From Face Paint to Acrylics

From Face Paint to Acrylics

KISS singer Paul Stanley appears with his art at the Wentworth Gallery at Tysons Corner.


Paul Stanley gives the guitar a rest.


"Tokyo Rain" is one of several of Stanley’s paintings based on the circle.

Following a European tour with his seminal arena rock band KISS, front man Paul Stanley is coming to the area on a different kind of tour. The venue for his upcoming show: the Wentworth Gallery at Tysons Galleria, where Stanley will appear with a collection of his acrylic paintings on Saturday, Oct. 11, 12 noon-3 p.m.

Like his band, Stanley’s largely abstract art is big and bold, with bright colors on large canvases. "I love art that’s vibrant and has a lot of color," Stanley said. "I think life is vibrant. On its worst day, life’s always a miracle." This is why, no matter his mood, his palette is never somber, he said. "In a warped way, depression is as vibrant as anything else."

Stanley said he was interested in art from a young age, and he graduated from the High School of Music and Art in Manhattan. "I was originally, according to a lot of people, a young talented artist," he said. However, he added, "I found I wasn’t fond of people telling me what to do or how to do it." So he found an outlet for his artistic knack in the creation of a rock band that is as famous for its visual impact as its music.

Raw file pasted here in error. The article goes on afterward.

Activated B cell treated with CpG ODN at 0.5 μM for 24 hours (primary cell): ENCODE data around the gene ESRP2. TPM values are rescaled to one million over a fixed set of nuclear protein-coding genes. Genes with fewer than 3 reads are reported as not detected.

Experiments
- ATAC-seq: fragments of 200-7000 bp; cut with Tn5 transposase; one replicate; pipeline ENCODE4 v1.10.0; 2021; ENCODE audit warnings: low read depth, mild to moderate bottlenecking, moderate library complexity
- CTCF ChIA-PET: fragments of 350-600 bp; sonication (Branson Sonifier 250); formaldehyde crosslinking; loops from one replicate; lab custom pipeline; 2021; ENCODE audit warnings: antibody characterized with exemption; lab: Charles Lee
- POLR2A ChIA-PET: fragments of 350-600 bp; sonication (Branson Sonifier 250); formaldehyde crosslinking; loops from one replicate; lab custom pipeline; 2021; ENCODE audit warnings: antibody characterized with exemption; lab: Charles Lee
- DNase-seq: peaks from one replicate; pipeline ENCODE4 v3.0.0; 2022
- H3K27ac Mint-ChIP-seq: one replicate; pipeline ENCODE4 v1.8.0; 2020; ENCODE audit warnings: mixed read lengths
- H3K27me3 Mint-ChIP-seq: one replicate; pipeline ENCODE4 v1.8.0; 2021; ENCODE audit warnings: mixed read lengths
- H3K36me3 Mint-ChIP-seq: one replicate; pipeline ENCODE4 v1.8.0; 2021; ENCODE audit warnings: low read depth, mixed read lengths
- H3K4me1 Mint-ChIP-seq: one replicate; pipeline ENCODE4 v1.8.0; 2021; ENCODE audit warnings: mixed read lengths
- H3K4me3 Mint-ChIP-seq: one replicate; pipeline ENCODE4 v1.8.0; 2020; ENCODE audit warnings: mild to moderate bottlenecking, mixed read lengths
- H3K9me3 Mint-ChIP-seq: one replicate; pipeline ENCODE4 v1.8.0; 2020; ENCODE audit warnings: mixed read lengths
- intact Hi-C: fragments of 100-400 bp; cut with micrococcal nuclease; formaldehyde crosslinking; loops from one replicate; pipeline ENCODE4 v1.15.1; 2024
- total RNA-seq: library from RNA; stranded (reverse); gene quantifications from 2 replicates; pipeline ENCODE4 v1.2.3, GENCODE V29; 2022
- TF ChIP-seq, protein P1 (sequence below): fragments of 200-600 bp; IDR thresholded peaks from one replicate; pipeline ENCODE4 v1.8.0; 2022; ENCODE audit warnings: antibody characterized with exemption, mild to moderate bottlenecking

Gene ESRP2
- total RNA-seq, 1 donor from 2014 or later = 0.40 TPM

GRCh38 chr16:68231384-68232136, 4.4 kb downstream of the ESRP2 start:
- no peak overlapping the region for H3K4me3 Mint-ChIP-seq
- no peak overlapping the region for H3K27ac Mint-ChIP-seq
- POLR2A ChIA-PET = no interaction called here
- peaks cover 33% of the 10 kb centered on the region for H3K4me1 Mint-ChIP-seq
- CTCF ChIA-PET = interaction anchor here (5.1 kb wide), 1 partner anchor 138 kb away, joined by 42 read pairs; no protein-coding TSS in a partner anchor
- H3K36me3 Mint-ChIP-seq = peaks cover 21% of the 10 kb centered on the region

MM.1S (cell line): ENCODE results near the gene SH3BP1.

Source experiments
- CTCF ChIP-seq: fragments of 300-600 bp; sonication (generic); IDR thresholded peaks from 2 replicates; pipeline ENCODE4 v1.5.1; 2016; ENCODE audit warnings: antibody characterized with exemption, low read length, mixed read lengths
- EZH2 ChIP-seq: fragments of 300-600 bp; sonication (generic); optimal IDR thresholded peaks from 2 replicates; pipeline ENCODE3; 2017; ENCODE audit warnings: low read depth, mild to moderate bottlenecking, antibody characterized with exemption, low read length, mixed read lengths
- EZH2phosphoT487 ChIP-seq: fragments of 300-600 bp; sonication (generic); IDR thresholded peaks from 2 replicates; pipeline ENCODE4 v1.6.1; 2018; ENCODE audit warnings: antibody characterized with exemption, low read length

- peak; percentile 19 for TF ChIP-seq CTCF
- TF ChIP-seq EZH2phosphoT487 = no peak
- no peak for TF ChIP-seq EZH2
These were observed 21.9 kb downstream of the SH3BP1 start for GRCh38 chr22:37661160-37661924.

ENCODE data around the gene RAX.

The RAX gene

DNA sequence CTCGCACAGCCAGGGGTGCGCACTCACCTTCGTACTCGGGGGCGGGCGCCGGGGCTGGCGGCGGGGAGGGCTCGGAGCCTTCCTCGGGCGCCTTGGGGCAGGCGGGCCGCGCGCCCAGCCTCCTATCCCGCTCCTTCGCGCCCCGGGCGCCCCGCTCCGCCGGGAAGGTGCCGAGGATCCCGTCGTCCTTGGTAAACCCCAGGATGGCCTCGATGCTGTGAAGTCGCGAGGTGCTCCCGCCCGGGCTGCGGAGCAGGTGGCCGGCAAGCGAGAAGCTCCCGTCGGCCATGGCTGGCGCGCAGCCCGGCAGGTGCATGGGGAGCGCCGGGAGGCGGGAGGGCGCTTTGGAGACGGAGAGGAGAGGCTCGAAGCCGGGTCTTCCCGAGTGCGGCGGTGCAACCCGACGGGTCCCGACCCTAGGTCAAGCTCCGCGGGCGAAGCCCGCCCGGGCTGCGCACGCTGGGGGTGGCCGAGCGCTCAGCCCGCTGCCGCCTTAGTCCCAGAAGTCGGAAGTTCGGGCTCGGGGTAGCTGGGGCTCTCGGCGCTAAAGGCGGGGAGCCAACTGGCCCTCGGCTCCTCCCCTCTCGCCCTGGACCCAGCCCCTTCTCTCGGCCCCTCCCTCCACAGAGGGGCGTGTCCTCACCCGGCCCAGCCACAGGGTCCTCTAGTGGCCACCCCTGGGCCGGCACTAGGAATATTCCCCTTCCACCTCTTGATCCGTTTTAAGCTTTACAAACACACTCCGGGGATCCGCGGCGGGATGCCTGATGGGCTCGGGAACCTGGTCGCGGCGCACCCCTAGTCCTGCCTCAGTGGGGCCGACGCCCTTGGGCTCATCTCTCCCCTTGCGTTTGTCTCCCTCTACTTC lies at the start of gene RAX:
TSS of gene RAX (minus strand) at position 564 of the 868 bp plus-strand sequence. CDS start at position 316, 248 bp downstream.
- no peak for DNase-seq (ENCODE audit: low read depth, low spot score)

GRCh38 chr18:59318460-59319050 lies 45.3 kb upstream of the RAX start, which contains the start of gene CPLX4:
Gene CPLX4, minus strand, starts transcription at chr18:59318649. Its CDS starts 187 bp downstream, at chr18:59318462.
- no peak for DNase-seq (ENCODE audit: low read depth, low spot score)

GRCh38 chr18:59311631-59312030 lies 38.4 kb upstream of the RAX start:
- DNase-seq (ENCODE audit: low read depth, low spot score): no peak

STANLEY’S HAND was behind the makeup and costumes that helped make KISS world-famous, as well as some of its set designs, album covers and apparel. "I always had a very clear vision for the band and what I wanted it to be," he said. He created the KISS logo sitting at a table in his parents’ house while he lived there. "That’s why the two S’s are not completely parallel," he said, adding that when the band’s design team offered to straighten them, he declined.

He didn’t start painting again until about eight years ago, when he was going through a divorce and a friend suggested he resume the hobby. "It became a very interesting way of confronting a lot of things that were going on, and it turned out to be a journey I’m still on," he said. Stanley said he’d had no intention of showing his art, but when he hung one of his paintings in his house, visitors wanted to know whose work it was.

So he did a few small shows about four years ago. He has now done 18 shows in the last year and a half, "and it’s been successful beyond anything I could have imagined," he said. "If money is a measure of success, I’m told my art generated $2 million last year, so I guess it’s not too bad." He said he appreciated the commercial success because it meant people connected with his work. "The idea that I might be a starving artist — that wasn’t going to happen."

THE SIMILARITY between his approaches to music and art is that he sets about both "with the idea of no boundaries and pleasing myself," he said. "I think that when you approach something to please yourself, you can’t go wrong. Even if no one else likes it, you’ve got one big fan."

He listed Pablo Picasso, Mark Rothko and Vincent Van Gogh as some of the artists who had influenced his work, adding, "Loads of people have been influences on my art. I think anything you’re exposed to will turn up in your art one way or another."

The art is not a side project to his work with KISS, he said. "I think I give 100 percent to everything I do. I don’t bring paint brushes onstage, and I don’t bring guitars into my studio."

Whatever the art form, Stanley said he was grateful that he had been able to do what he loved and that his work had resonated with others. "I’m on a journey I’m enjoying immensely."